Metallic photos of the sun by renowned photographer Greg Piepol bring together the best of art and science. Buy one or a whole set. They make a stellar gift.
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CHANCE OF FLARES: NOAA forcasters estimate a 40% chance of M-class solar flares today as a phalanx of sunspots turns toward Earth. The most likely source of geoeffective eruptions is sunspot AR1504, which has grown into an active region almost 10 times wider than Earth. Solar flare alerts: text, voice.
As predicted, the sunspot has flared. Magnetic fields above AR1504 erupted on June 13th at 1319 UT, producing a long-duration M1-class solar flare. NASA's Solar Dynamics Observatory recorded the extreme UV glow of the blast:
The ongoing explosion is taking hours to unfold, which means it is very powerful despite its middling M1-peak. Long duration flares often hurl coronal mass ejections (CMEs) into space, and this one is probably no exception. Stay tuned for updates about a possible Earth-directed CME.
SUMMER LIGHTS: The signs of northern summer are beginning to appear in the skies over Canada. "For one thing, I can see the ISS several times each night as it flys through the solstice sunlight high above Earth," reports Guillaume Poulin of Cookshire, Québec, "Second, fireflies are very active. And finally I can see the Milky Way at 11 pm in shirt-sleeve weather." He documented the scene on June 12th:
Aware that a minor geomagnetic storm was underway, "I quickly framed my camera and started a 2 minute exposure in which I recorded the ISS, the Milky way, a swarm of fireflies, and the faint glow of the subsiding aurora. What a beautiful night!"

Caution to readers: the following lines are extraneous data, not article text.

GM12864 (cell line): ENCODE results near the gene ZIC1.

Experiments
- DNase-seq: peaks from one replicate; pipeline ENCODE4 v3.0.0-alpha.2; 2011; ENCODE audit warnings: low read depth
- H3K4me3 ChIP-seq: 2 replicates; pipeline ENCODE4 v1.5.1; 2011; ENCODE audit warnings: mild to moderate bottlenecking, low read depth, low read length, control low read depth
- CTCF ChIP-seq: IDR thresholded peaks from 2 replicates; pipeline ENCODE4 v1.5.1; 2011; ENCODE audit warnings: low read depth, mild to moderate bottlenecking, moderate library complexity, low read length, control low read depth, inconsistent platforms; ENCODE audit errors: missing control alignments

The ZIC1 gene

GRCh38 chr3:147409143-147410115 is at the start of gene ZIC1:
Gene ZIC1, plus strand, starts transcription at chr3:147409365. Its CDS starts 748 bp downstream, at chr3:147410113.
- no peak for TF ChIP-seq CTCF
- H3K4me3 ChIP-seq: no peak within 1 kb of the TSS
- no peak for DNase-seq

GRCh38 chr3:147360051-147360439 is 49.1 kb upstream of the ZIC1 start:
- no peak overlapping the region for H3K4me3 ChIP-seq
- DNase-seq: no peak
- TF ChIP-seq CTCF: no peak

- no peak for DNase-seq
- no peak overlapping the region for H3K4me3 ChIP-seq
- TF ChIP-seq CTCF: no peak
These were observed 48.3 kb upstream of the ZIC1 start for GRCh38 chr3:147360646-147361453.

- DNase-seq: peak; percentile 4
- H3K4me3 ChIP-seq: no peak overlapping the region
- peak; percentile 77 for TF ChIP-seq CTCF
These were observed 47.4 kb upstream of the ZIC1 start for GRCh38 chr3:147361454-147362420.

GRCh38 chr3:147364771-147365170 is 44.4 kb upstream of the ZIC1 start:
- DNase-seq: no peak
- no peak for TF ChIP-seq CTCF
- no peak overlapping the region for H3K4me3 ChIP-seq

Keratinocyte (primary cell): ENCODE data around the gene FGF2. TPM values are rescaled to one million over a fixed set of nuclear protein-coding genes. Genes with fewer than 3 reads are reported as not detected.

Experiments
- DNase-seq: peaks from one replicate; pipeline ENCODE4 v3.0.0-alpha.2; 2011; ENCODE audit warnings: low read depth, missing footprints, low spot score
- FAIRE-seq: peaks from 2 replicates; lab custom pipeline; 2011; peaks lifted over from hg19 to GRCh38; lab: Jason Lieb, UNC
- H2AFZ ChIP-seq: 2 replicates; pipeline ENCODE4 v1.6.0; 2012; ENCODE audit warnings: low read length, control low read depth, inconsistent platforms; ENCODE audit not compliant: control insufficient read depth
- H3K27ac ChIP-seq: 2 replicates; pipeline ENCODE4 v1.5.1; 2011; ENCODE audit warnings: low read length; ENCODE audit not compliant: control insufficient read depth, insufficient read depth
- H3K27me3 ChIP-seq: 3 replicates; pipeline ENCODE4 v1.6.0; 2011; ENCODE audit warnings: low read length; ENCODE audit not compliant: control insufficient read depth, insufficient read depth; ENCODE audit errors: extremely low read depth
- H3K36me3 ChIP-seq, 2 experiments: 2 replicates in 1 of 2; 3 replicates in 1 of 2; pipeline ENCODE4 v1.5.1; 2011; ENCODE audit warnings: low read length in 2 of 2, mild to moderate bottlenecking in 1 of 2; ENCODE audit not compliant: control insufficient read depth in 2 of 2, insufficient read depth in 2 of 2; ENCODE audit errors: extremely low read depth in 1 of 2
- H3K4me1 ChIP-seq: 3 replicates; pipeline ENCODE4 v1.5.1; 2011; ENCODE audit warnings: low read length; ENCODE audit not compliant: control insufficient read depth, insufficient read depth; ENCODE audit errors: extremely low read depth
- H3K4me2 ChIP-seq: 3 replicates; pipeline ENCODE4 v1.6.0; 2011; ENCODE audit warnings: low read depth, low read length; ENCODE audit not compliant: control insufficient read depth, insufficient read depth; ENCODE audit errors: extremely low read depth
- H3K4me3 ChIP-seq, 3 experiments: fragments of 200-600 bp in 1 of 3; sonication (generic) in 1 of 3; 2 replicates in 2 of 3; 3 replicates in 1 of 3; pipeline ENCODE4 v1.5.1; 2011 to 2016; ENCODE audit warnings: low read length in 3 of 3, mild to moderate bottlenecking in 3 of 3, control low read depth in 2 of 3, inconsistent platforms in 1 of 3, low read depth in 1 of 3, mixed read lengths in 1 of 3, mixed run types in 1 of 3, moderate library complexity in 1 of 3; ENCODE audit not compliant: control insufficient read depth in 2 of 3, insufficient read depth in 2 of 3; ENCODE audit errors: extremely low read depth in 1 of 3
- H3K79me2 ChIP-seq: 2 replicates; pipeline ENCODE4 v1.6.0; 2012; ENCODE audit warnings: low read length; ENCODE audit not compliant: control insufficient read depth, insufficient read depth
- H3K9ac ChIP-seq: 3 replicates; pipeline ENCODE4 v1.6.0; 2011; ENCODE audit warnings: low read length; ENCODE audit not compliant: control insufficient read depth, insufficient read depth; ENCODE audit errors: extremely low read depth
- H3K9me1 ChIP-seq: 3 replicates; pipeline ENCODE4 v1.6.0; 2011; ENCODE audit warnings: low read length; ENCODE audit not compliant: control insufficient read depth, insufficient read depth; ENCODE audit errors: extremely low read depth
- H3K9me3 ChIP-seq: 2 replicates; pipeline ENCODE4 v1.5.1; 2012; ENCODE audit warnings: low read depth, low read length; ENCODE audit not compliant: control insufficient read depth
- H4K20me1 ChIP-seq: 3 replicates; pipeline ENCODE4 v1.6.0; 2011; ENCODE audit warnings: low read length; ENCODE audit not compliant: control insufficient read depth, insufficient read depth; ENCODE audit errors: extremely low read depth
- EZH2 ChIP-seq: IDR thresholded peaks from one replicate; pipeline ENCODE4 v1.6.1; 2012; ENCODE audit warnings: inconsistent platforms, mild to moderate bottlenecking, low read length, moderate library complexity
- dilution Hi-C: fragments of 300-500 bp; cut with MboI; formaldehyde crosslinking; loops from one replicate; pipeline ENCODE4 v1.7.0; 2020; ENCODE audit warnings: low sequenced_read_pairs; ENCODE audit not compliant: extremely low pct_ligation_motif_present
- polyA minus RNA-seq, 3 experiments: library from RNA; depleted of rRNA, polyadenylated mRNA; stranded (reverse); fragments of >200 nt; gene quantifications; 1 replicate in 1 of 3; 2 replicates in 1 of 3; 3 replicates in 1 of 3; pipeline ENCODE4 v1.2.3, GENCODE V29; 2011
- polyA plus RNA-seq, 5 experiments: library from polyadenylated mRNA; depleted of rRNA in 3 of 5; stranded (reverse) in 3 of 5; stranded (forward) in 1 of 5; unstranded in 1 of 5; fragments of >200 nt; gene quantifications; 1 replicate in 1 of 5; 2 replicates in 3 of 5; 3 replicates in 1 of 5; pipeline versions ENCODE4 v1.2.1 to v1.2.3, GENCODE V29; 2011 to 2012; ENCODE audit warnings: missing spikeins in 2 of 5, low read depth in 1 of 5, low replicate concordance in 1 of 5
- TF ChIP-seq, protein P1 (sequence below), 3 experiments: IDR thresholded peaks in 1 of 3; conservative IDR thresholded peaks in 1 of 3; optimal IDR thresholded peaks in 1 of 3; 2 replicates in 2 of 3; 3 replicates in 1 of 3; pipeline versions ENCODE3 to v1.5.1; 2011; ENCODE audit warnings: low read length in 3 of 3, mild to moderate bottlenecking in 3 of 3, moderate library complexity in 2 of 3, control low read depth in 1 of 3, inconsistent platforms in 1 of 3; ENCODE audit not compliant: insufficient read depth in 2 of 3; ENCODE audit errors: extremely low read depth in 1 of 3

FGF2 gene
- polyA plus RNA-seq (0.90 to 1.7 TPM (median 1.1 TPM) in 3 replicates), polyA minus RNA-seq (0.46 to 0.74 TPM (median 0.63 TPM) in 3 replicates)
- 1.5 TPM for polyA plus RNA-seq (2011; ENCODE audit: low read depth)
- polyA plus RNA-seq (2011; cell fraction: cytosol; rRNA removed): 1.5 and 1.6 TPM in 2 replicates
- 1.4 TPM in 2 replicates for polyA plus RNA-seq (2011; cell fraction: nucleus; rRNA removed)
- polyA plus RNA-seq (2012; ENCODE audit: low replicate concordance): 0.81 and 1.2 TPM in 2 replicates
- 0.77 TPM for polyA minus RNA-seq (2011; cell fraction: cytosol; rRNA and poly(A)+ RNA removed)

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Potentially Hazardous Asteroids (PHAs
) are space rocks larger than approximately 100m that can come closer to Earth than 0.05 AU. None of the known PHAs is on a collision course with our planet, although astronomers are finding new ones
all the time.
On June 13, 2012 there were 1311 potentially hazardous asteroids. Notes: LD means "Lunar Distance." 1 LD = 384,401 km, the distance between Earth and the Moon. 1 LD also equals 0.00256 AU. MAG is the visual magnitude of the asteroid on the date of closest approach.
| ||The official U.S. government space weather bureau |
| ||The first place to look for information about sundogs, pillars, rainbows and related phenomena. |
| ||Researchers call it a "Hubble for the sun." SDO is the most advanced solar observatory ever. |
| ||3D views of the sun from NASA's Solar and Terrestrial Relations Observatory |
| ||Realtime and archival images of the Sun from SOHO. |
| ||from the NOAA Space Environment Center |
| ||the underlying science of space weather |